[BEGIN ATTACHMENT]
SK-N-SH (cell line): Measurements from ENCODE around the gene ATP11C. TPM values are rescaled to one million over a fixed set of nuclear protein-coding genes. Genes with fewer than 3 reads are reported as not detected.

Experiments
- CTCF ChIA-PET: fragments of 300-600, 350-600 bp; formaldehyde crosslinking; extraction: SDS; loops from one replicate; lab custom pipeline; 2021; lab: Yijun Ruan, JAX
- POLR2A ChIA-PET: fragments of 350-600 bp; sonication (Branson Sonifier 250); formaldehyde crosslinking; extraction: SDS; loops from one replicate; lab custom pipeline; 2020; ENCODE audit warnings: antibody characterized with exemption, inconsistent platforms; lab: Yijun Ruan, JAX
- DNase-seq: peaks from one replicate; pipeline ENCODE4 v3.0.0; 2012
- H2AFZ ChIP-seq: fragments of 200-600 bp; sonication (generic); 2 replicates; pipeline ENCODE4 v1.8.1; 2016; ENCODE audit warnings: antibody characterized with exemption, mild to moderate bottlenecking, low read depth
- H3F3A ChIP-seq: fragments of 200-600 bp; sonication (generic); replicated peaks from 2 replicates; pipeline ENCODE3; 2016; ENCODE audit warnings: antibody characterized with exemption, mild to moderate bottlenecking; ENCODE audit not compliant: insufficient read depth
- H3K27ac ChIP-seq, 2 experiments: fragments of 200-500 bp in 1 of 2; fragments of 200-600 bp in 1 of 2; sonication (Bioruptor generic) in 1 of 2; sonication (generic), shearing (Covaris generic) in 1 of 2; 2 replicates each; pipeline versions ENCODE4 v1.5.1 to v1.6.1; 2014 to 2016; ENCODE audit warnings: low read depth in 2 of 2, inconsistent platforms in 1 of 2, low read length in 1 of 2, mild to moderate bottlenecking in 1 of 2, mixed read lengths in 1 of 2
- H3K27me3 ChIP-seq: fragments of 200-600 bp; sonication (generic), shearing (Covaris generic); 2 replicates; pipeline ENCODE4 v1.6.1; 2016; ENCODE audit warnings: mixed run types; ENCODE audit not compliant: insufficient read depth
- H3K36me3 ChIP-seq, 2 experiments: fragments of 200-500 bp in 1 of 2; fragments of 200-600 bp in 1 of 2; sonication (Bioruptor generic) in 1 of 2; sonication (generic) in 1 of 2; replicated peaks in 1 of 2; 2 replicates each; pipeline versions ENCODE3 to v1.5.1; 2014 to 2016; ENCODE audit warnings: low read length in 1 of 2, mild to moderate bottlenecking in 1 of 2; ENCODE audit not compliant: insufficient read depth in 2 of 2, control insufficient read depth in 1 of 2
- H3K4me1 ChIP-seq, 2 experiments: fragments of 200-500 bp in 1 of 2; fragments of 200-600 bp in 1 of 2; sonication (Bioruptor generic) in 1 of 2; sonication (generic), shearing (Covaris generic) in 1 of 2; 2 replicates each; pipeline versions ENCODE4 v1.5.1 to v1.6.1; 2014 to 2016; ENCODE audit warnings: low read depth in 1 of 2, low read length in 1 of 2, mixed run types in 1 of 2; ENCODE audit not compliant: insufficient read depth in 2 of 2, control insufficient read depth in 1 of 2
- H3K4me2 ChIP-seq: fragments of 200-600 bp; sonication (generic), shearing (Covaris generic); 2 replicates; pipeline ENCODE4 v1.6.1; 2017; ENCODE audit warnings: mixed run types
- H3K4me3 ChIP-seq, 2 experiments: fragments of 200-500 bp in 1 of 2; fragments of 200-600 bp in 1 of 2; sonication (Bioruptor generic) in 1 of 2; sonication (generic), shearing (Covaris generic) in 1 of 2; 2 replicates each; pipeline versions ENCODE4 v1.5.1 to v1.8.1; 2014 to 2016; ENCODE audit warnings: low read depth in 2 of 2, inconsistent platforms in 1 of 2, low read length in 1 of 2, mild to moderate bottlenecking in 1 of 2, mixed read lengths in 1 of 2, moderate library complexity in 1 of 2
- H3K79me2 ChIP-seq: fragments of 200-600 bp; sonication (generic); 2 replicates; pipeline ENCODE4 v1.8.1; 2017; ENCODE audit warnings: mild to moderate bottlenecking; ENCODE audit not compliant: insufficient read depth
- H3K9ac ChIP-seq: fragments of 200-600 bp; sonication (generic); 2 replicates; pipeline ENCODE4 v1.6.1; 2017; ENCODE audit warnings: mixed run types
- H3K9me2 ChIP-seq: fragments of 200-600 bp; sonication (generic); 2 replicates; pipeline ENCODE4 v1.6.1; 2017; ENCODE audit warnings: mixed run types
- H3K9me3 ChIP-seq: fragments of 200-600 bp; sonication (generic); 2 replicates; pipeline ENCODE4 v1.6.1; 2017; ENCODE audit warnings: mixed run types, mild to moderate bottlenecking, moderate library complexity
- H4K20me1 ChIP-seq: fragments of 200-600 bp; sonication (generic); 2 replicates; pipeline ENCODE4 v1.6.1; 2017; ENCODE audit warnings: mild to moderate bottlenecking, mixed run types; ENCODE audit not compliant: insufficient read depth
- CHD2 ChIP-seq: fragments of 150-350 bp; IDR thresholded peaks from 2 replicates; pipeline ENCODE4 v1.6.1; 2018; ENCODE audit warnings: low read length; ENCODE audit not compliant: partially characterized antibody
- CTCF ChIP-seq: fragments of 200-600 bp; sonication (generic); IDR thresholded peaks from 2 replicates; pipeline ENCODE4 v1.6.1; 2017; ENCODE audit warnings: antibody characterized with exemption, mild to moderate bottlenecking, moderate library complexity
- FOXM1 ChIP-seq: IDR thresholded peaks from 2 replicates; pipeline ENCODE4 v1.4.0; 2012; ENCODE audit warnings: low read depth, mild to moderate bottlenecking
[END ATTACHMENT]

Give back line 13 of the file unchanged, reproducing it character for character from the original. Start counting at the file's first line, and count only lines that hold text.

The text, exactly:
- H3K4me3 ChIP-seq, 2 experiments: fragments of 200-500 bp in 1 of 2; fragments of 200-600 bp in 1 of 2; sonication (Bioruptor generic) in 1 of 2; sonication (generic), shearing (Covaris generic) in 1 of 2; 2 replicates each; pipeline versions ENCODE4 v1.5.1 to v1.8.1; 2014 to 2016; ENCODE audit warnings: low read depth in 2 of 2, inconsistent platforms in 1 of 2, low read length in 1 of 2, mild to moderate bottlenecking in 1 of 2, mixed read lengths in 1 of 2, moderate library complexity in 1 of 2